Zika in the continental U.S.

Digital photo taken by Marc Averette. The downtown Miami skyline as seen from I-195 5/16/2008. Wikipedia Commons
Digital photo taken by Marc Averette. The downtown Miami skyline as seen from I-195 5/16/2008. Wikipedia Commons

Zika has already become a significant health issue in Puerto Rico, where there have been more than 5,500 infections. More than 600 of these infections have been in pregnant women. The outbreak has also set off massive public debates on the island regarding everything from insecticides to the structure of local government. It was inevitable that Zika would eventually appear in the mainland United States. Still, it couldn’t help but be surprising to see a CDC warning about travel by pregnant women to two counties (Miami-Dade and Broward) in Florida. It’s important to keep this news in perspective. So far only 14 people have been reported to have locally acquired Zika, in a very restricted geographic area in Miami. Mosquito control activities have gone into high gear in this area. One can hear an audio copy of the briefing about this news here on the CDC website. The CDC also has a dedicated webpage on Zika, which is a helpful site for information regarding the epidemic.

At the same time, health professionals are still learning a lot about this outbreak. There has been a case in Utah where a patient spread the virus to a family caregiver by unknown means. More importantly, although the virus is primarily spread by bites of the Aedes species mosquito (Ae albopictus and Ae. aegypti) recent information suggests that it can be carried by a more common mosquito. It is unknown yet whether this mosquito can effectively transmit the virus. We’ve only known for a fairly short period of time that Zika can also be spread by sex. There have also been some positive discoveries, such as that women infected late in their pregnancy seem to be at low risk. There will be more surprises and discoveries in the year to come.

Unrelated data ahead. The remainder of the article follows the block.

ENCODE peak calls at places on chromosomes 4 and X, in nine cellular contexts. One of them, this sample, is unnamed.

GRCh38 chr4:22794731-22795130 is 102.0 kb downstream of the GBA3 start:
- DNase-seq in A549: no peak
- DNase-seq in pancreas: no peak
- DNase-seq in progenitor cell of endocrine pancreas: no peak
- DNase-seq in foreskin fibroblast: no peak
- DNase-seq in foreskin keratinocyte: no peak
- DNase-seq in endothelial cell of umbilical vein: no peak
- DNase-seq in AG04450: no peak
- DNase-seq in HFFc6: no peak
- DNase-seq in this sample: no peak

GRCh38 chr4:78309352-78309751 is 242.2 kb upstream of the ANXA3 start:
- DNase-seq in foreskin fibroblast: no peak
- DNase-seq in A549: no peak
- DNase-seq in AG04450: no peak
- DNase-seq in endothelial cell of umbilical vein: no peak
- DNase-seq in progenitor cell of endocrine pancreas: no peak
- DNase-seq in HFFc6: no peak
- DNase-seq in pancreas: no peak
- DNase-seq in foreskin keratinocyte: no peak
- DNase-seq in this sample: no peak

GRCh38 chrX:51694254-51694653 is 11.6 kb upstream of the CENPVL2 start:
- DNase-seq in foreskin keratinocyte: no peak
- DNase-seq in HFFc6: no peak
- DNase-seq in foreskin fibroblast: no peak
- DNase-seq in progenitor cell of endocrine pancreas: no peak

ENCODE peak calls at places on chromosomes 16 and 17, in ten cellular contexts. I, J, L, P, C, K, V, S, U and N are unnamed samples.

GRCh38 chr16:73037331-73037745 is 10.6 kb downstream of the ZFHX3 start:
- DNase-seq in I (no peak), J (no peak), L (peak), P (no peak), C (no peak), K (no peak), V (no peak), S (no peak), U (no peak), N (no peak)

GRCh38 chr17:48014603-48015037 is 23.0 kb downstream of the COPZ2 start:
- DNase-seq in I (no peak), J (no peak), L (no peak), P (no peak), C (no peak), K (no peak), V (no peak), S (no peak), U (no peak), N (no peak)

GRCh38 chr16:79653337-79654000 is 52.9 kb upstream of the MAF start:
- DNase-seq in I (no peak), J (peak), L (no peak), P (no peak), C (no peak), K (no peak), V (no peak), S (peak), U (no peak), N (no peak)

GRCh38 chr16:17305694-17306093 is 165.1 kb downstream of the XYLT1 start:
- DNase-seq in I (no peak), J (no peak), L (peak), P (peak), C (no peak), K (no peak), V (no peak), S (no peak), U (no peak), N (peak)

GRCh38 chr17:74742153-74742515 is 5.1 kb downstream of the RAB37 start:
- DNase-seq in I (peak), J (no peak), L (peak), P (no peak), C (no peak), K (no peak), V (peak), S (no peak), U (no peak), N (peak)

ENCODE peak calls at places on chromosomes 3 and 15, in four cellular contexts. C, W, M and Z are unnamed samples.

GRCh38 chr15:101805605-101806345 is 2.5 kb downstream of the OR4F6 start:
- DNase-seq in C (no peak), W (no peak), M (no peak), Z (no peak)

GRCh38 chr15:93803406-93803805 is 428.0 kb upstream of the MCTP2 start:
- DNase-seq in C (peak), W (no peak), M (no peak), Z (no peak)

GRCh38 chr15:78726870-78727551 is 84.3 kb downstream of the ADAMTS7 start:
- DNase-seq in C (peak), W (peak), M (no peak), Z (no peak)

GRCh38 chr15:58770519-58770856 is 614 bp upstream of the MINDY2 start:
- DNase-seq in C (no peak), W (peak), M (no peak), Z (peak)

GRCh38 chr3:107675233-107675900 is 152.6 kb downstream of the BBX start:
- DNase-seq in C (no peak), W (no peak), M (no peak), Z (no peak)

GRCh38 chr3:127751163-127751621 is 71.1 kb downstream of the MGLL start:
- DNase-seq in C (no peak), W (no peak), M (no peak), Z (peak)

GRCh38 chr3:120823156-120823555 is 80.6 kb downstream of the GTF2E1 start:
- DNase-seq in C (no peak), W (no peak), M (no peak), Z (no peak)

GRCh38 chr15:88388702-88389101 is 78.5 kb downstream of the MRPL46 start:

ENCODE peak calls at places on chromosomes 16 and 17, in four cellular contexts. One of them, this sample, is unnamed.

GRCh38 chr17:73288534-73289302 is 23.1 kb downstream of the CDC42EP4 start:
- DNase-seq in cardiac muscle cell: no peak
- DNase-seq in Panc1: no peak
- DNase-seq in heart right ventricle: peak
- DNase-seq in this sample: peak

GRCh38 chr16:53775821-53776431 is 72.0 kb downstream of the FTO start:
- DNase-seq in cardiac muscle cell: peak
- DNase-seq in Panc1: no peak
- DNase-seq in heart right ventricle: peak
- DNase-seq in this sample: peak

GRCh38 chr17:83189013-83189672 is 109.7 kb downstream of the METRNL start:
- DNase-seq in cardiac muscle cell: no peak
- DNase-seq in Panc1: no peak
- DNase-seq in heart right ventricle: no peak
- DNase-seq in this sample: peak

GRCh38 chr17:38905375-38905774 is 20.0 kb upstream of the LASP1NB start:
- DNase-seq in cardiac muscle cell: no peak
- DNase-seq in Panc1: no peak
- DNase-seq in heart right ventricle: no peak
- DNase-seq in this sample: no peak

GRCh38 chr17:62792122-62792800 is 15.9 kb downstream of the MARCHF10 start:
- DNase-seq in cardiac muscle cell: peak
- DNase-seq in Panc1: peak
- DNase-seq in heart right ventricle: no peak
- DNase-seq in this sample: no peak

Zika will be with us for a long time. This map on NPR gives us a good sense of the areas in the United States most likely to be affected. California, Arizona, Texas and Florida are obviously the states at greatest risk, as well as perhaps Maryland and Washington, DC. What is most appalling is that local health programs are being cut as the outbreak has reached the mainland United States, because of political debates within Congress. Republicans added riders to a bill to fight Zika regarding everything from the Confederate flag to contraception. Fighting Zika, and developing a vaccine, shouldn’t be a political football tied to birth control or the political memory of the Confederacy. Now that the virus has arrived, there needs to be political urgency around this issue and adequate funding for mosquito control, testing, and vaccine development.

To learn more about the Zika epidemic, please see my earlier post about the disastrous Venezuelan response to the disease. I also have a page on resources on Zika.

Shawn Smallman, 2016

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